|Photo Credit: Boss Tweed|
Matthew Soerens recently offered a guest post on Christena's blog entitled Crossing Borders in the Church: On Embracing Undocumented Immigrants that I think is worth a read.
"Several months ago, I was invited to speak at a large, conservative Southern Baptist church that is, in some ways, a microcosm of American evangelicalism as a whole. The crowd of several thousand at the first Sunday service was distinctly older and almost entirely white, but at the morning’s second service, the senior pastor removed his tie and delivered exactly the same sermon to an audience that was much more ethnically diverse. Later that day, under the same roof, the church hosted worship services and Bible studies in Creole, Russian, Spanish, and Portuguese. Within that one local church—as is true of the Church as a whole in the United States—coexist native-born U.S. citizens, naturalized citizens, lawfully-present immigrants, and undocumented immigrants, and with them a broad range of views on immigration policy.
One of the church’s pastors related to me that, the previous week, a young Hispanic man had come forward at the end of the service seeking prayer. He shared, hesitantly, that he was facing deportation. He’d talked to lawyers and tried everything he could to resolve his situation, but it seemed inevitable that he would be separated from his family. The pastor prayed for God’s provision and, then, as the man turned to leave, added, “We just want you to know how welcome you are at our church.”
“With all due respect,” the man replied, “if people at this church knew I was ‘illegal,’ they would hate me.”
The pastor assured him that their church—which, to their credit, had done far more than the average congregation to embrace immigrant communities—loved him. But he went home, he told me, shaken by the man’s comment: what was it about his church that had conveyed to this man that people would despise him if they knew he lacked legal status?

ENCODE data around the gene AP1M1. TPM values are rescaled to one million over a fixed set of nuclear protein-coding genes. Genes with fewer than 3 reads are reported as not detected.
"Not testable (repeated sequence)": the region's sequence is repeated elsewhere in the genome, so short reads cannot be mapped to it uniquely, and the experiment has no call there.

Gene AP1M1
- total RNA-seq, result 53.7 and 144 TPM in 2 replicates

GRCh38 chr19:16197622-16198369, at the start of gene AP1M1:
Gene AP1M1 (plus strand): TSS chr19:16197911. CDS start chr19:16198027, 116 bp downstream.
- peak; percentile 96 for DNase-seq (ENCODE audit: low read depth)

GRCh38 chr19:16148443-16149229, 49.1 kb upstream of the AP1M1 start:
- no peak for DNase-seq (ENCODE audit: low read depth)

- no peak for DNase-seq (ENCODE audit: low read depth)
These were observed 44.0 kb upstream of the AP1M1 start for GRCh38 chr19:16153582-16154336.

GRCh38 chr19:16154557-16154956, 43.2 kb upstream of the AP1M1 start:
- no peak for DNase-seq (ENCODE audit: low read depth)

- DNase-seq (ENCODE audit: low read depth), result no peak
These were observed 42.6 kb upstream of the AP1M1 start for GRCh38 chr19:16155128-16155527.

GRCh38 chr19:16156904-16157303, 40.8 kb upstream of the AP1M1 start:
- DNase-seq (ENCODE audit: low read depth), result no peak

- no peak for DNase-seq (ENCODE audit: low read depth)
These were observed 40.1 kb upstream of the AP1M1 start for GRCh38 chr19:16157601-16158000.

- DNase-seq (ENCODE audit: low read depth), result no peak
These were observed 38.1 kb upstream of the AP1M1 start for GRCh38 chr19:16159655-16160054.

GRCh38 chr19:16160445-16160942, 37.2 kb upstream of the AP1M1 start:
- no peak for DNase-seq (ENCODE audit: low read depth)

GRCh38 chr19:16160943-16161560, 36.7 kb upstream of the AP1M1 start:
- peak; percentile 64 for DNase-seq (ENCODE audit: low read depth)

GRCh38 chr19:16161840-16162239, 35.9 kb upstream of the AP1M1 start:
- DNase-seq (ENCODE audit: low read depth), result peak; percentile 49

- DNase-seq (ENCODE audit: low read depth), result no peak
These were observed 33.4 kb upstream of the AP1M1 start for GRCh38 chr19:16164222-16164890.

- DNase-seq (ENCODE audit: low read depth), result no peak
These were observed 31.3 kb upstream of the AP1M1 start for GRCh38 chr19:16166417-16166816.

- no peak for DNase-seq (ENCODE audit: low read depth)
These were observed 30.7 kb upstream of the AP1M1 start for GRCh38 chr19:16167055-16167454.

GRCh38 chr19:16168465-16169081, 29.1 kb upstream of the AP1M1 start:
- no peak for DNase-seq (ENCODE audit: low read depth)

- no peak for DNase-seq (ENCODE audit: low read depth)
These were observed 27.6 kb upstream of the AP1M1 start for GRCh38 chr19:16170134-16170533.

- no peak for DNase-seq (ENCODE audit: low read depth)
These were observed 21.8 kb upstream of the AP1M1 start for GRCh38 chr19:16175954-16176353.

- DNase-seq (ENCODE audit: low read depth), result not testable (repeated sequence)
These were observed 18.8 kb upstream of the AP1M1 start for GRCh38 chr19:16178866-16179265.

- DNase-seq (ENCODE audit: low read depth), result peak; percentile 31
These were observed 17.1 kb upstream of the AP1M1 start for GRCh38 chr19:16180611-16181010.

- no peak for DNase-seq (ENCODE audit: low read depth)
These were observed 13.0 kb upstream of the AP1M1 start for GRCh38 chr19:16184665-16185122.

However, if we consider the rhetoric that some in our society, including some Christians, have used to discuss the topic of illegal immigration, the young immigrant’s conclusion that many of his native-born Christian brothers and sisters might hate him seems quite logical. When presidential primary candidates compete to see who can be harsher on undocumented immigrants and the TV pundits say they’re doing so to win the “evangelical vote” in the Iowa Caucus, the undocumented within our churches notice. When the church’s parking lot is marked with bumper stickers for a candidate who proposes—to wild applause—the construction of an electrified fence that would kill those who attempt to unlawfully enter the United States, the unintentional message is: “I’d rather you’d be dead than sitting next to me at church.”
Whenever those associated with Christianity blame the undocumented for the country’s economic trouble (despite nearly unanimous economic data to the contrary), imply that most are criminals or terrorists, or compare them to rats, cockroaches, or any other animal, the message conveyed to the undocumented within our congregations—even if very few would convey such a message directly—is that “God loves you…but we loathe you.”Some sobering thoughts to consider.
To read the rest of Matthew's post please click here.